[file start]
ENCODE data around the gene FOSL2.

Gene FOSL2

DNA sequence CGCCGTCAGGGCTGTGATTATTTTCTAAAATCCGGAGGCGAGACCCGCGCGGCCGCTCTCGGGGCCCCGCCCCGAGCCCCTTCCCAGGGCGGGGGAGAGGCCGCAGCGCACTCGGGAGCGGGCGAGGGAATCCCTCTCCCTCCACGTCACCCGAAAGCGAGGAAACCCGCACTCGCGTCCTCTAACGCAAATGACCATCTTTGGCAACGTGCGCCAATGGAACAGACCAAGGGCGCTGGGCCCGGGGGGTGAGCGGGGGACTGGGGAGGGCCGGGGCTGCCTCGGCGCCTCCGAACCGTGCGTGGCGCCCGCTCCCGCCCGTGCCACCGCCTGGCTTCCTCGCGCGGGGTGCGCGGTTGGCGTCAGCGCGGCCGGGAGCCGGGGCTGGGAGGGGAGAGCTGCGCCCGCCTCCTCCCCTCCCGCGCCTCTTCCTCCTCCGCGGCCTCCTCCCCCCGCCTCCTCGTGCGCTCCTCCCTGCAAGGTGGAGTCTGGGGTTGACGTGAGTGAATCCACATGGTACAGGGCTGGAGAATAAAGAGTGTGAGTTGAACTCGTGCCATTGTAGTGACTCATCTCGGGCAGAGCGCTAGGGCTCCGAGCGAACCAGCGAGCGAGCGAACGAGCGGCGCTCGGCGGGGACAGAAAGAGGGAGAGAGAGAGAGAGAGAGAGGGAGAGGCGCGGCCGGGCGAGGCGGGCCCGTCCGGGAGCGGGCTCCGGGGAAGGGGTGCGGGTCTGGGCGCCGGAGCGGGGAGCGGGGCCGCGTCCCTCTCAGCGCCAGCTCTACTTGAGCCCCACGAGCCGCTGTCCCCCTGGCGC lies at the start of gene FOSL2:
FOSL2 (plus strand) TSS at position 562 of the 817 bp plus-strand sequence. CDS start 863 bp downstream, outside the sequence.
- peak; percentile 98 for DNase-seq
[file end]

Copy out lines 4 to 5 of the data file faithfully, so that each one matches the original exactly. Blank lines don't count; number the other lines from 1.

FOSL2 (plus strand) TSS at position 562 of the 817 bp plus-strand sequence. CDS start 863 bp downstream, outside the sequence.
- peak; percentile 98 for DNase-seq